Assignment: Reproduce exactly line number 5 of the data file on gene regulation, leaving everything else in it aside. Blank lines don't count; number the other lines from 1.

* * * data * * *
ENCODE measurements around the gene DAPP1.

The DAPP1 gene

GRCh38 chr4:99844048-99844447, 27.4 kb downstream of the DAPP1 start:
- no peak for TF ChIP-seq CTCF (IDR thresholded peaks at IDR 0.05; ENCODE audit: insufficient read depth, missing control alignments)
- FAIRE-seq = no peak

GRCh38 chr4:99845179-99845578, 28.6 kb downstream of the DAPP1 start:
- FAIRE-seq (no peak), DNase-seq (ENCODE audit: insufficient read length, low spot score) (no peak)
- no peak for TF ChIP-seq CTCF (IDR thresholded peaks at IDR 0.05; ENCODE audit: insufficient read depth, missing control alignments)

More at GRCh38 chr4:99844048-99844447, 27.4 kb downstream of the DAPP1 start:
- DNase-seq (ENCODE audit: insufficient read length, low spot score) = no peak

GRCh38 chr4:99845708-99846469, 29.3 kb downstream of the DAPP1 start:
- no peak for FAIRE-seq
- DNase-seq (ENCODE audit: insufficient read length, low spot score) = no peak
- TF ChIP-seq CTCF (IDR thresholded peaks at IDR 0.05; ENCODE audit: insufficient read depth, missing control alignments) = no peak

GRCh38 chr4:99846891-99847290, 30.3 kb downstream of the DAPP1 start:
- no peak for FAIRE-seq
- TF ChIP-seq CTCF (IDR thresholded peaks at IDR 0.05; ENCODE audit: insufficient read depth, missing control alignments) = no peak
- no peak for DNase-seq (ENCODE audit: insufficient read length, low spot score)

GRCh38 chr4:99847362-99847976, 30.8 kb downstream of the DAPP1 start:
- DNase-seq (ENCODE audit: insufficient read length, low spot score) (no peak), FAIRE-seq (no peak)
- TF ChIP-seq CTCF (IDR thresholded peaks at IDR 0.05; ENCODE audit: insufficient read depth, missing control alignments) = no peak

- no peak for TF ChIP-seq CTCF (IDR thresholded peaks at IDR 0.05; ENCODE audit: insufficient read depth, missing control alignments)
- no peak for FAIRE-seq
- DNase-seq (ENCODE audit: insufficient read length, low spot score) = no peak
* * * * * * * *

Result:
- FAIRE-seq = no peak